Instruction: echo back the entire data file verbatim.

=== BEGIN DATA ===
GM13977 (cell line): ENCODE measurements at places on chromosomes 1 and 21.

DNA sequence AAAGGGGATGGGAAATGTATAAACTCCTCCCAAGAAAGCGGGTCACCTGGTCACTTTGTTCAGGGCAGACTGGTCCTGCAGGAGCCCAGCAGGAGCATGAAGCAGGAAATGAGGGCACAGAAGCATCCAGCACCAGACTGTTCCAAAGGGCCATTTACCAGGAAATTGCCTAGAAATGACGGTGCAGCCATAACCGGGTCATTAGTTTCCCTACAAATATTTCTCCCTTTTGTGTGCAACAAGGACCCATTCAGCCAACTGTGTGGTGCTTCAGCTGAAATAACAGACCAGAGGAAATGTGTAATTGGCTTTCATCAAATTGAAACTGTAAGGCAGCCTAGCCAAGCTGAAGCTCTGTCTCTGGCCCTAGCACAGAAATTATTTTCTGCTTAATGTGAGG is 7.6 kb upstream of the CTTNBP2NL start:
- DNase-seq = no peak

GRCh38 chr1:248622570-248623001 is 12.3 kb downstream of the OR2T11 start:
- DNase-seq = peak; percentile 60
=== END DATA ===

GM13977 (cell line): ENCODE measurements at places on chromosomes 1 and 21.

DNA sequence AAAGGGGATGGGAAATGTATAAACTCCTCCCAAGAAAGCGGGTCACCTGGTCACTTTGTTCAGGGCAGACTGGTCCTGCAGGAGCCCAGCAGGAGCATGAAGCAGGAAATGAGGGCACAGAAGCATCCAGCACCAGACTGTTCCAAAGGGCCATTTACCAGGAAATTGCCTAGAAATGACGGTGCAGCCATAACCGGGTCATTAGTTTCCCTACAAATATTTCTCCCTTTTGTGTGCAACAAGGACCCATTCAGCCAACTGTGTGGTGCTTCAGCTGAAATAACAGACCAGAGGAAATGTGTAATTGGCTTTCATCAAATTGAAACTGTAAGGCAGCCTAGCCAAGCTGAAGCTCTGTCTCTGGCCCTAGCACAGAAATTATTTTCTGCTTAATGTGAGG is 7.6 kb upstream of the CTTNBP2NL start:
- DNase-seq = no peak

GRCh38 chr1:248622570-248623001 is 12.3 kb downstream of the OR2T11 start:
- DNase-seq = peak; percentile 60